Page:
But in some respects Augustin and Calvin were widely different. Augustin wandered for nine years in the labyrinth of the Manichaean heresy, and found at last rest and peace in the orthodox Catholic Church of his day, which was far better than any philosophical school or heretical sect, though not much purer than in the sixteenth century. He became the chief architect of scholastic and mystic theology, which ruled in the Middle Ages, and he still carries more weight in the Roman communion than any of the ancient fathers. Calvin was brought up in the Roman Catholic Church, but fled from its prevailing corruptions to the citadel of the Holy Scripture, and became the most formidable enemy of the papacy. If Augustin had lived in the sixteenth century, he might, perhaps, have gone half way with the Reformers; but, judging from his high estimate of visible church unity and his conduct towards the schismatic Donatists, it is more probable that he would have become the leader of an evangelical school of Catholicism within the Roman Church.

The difference between the two great teachers may be briefly stated in two sentences which are antagonistic on the surface, though reconcilable at bottom. Augustin says: "I would not believe the gospel if it were not for the Church."813813    Contra Ep. Manichaei quam vocant Fundamenti, c. 5: "Ego evangelio non crederem nisi me moveret ecclesiae auctoritas." This famous anti-Manichaean passage is often quoted by Roman Catholics against Protestants. Calvin discusses it at length in his Inst. (Bk. I. ch. VII. § 3), and tries to deprive it of its anti-Protestant force, but he admits it in the sense that "the authority of the Church is an introduction to prepare us for the faith of the gospel." Calvin teaches (in substance, though not in these words): "I would not believe the Church if it were not for the gospel." The reconciliation must be found in the higher principle: I believe in Christ, and therefore I believe in the gospel and the Church, which jointly bear witness of him.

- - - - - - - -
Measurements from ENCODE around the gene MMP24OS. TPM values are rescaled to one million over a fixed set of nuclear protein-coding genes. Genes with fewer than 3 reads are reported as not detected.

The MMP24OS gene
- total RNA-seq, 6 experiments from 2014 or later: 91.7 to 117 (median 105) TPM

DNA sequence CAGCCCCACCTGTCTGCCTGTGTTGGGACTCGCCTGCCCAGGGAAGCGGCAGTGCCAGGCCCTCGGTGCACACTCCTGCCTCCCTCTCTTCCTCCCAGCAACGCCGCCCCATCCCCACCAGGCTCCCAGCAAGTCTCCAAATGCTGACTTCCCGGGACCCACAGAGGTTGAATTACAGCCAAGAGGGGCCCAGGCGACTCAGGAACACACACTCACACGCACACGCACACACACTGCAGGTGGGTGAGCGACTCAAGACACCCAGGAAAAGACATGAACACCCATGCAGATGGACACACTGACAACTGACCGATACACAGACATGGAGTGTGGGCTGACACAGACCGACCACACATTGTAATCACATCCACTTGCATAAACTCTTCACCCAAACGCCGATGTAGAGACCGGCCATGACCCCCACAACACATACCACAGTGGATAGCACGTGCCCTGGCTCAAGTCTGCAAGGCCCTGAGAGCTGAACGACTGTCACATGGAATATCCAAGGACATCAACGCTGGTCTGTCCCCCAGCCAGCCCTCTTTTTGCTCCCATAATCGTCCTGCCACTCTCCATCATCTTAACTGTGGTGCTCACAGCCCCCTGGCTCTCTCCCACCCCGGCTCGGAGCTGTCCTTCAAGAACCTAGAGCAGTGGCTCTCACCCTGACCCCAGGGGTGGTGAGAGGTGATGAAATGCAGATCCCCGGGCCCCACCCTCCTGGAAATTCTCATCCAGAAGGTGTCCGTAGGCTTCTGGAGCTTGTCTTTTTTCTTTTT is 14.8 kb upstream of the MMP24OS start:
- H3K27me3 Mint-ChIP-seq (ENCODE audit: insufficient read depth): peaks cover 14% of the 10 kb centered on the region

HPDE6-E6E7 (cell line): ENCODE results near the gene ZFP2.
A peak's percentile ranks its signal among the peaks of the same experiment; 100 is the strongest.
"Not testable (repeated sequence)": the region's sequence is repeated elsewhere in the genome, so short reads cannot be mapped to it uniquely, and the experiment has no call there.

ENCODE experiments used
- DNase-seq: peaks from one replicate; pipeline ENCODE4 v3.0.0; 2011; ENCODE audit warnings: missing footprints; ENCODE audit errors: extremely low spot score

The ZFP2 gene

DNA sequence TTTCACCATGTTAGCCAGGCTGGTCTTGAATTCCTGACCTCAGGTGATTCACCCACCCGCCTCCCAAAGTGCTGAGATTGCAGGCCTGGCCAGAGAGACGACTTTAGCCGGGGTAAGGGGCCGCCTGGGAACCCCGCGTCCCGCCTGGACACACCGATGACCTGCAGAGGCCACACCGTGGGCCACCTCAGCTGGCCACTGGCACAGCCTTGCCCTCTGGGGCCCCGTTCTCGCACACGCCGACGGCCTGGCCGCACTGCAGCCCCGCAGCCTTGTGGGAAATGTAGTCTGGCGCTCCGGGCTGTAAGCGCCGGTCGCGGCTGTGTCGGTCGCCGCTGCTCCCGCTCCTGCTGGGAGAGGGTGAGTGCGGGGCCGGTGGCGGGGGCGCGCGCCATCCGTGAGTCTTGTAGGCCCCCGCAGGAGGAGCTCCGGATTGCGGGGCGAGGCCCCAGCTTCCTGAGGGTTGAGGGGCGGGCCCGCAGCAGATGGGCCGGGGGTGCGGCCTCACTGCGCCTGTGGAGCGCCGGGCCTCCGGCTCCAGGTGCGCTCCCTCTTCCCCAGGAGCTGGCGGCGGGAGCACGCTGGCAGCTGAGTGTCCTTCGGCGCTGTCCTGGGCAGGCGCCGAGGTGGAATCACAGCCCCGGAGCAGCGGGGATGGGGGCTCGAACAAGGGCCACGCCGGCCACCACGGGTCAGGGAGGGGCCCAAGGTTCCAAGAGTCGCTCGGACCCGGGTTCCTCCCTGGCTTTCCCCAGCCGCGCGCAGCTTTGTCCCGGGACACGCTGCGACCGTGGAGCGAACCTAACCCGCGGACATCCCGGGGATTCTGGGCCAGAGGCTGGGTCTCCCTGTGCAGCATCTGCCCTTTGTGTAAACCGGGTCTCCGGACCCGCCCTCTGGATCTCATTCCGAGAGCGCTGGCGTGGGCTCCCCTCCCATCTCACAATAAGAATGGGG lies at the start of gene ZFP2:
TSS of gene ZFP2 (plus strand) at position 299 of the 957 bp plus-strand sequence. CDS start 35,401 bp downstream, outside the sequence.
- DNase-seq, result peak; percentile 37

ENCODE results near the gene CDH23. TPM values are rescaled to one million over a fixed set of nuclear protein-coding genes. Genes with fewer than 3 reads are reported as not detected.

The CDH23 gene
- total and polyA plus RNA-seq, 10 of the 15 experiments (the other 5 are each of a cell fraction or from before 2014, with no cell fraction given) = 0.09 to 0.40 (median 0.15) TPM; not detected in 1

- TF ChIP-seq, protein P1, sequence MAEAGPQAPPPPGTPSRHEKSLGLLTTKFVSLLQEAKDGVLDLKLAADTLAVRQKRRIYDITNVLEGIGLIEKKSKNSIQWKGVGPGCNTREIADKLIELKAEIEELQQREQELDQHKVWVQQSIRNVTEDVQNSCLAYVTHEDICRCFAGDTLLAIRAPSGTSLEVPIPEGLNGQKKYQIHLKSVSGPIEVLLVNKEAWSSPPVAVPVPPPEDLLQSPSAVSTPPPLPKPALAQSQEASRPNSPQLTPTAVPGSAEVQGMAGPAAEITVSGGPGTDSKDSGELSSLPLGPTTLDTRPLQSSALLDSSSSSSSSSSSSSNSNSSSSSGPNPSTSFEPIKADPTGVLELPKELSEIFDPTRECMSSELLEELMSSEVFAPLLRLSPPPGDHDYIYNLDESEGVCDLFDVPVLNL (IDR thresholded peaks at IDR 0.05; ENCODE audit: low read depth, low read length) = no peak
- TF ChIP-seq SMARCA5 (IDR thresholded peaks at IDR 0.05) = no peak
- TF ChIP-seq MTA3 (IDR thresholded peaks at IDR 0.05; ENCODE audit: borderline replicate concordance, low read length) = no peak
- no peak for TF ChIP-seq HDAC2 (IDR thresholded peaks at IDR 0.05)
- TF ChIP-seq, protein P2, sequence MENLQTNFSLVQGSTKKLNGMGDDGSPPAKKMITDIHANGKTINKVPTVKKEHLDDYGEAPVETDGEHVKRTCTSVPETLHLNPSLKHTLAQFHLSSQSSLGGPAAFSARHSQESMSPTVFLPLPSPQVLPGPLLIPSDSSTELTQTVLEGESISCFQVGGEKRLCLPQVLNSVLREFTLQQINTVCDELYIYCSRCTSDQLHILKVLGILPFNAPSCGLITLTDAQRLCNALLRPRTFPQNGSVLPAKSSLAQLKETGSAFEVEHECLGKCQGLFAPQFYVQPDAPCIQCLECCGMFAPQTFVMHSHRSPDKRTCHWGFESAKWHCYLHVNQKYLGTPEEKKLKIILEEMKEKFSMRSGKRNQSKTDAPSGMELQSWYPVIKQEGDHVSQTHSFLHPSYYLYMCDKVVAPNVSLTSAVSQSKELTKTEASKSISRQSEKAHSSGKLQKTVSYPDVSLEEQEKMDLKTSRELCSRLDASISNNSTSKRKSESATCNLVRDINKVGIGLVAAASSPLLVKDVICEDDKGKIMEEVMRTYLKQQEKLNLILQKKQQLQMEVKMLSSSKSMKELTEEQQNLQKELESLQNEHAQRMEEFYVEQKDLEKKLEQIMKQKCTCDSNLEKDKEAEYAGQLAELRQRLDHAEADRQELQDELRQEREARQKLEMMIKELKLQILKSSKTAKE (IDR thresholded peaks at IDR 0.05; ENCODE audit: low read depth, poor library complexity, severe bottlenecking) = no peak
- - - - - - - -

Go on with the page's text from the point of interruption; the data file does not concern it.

As to the doctrines of the fall, of total depravity, the slavery of the human will, the sovereignty of saving grace, the bishop of Hippo and the pastor of Geneva are essentially agreed; the former has the merit of priority and originality; the latter is clearer, stronger, more logical and rigorous, and far superior as an exegete.

Their views are chiefly derived from the Epistle to the Romans as they understood it, and may be summed up in the following propositions: God has from eternity foreordained all things that should come to pass, with a view to the manifestation of his glory; he created man pure and holy, and with freedom of choice; Adam was tried, disobeyed, lost his freedom, and became a slave of sin; the whole human race fell with him, and is justly condemned in Adam to everlasting death; but God in his sovereign mercy elects a part of this mass of corruption to everlasting life, without any regard to moral merit, converts the elect by irresistible grace, justifies, sanctifies, and perfects them, and thus displays in them the riches of his grace; while in his inscrutable, yet just and adorable counsel he leaves the rest of mankind in their inherited state of condemnation, and reveals in the everlasting punishment of the wicked the glory of his awful justice.